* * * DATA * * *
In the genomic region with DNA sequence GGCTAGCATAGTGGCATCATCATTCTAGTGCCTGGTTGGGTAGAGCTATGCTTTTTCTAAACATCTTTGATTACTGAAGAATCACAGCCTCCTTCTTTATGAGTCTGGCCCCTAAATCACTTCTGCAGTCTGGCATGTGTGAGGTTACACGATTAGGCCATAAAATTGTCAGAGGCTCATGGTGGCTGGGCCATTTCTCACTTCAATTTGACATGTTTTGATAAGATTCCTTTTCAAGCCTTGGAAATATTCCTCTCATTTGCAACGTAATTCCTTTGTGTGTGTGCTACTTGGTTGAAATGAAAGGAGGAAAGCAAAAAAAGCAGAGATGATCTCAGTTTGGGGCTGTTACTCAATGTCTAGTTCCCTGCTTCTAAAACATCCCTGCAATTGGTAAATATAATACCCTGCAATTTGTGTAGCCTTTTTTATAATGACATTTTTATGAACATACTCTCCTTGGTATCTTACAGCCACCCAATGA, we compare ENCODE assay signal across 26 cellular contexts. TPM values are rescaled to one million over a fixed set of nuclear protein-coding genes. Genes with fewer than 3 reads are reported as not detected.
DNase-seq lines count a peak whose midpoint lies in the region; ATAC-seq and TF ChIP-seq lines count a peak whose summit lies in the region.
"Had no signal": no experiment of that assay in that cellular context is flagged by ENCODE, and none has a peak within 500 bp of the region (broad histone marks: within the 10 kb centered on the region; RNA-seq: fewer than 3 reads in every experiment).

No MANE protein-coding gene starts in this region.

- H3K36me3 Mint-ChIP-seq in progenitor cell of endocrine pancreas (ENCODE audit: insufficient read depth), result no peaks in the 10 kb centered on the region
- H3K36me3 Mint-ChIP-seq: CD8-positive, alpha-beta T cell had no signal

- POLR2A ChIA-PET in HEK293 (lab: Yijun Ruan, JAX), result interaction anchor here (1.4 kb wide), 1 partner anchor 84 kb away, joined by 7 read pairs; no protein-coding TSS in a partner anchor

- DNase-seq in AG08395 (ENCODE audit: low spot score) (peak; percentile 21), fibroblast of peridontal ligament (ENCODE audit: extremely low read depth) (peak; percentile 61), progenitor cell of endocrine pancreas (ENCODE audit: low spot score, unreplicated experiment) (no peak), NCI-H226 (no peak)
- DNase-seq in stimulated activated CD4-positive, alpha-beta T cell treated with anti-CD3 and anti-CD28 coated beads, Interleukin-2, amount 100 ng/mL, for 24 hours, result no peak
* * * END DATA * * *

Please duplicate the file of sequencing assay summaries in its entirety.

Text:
In the genomic region with DNA sequence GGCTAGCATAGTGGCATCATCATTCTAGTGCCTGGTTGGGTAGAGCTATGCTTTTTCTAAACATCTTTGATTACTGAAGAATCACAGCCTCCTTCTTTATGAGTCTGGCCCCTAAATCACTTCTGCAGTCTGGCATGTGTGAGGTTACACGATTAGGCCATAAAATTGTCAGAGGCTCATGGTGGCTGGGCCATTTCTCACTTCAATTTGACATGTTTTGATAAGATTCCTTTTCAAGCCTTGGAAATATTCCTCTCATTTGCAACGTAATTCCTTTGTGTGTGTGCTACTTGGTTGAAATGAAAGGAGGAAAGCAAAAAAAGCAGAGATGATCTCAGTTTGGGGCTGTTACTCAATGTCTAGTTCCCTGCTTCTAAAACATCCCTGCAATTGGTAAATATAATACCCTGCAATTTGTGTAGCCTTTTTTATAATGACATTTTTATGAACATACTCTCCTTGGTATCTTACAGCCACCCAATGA, we compare ENCODE assay signal across 26 cellular contexts. TPM values are rescaled to one million over a fixed set of nuclear protein-coding genes. Genes with fewer than 3 reads are reported as not detected.
DNase-seq lines count a peak whose midpoint lies in the region; ATAC-seq and TF ChIP-seq lines count a peak whose summit lies in the region.
"Had no signal": no experiment of that assay in that cellular context is flagged by ENCODE, and none has a peak within 500 bp of the region (broad histone marks: within the 10 kb centered on the region; RNA-seq: fewer than 3 reads in every experiment).

No MANE protein-coding gene starts in this region.

- H3K36me3 Mint-ChIP-seq in progenitor cell of endocrine pancreas (ENCODE audit: insufficient read depth), result no peaks in the 10 kb centered on the region
- H3K36me3 Mint-ChIP-seq: CD8-positive, alpha-beta T cell had no signal

- POLR2A ChIA-PET in HEK293 (lab: Yijun Ruan, JAX), result interaction anchor here (1.4 kb wide), 1 partner anchor 84 kb away, joined by 7 read pairs; no protein-coding TSS in a partner anchor

- DNase-seq in AG08395 (ENCODE audit: low spot score) (peak; percentile 21), fibroblast of peridontal ligament (ENCODE audit: extremely low read depth) (peak; percentile 61), progenitor cell of endocrine pancreas (ENCODE audit: low spot score, unreplicated experiment) (no peak), NCI-H226 (no peak)
- DNase-seq in stimulated activated CD4-positive, alpha-beta T cell treated with anti-CD3 and anti-CD28 coated beads, Interleukin-2, amount 100 ng/mL, for 24 hours, result no peak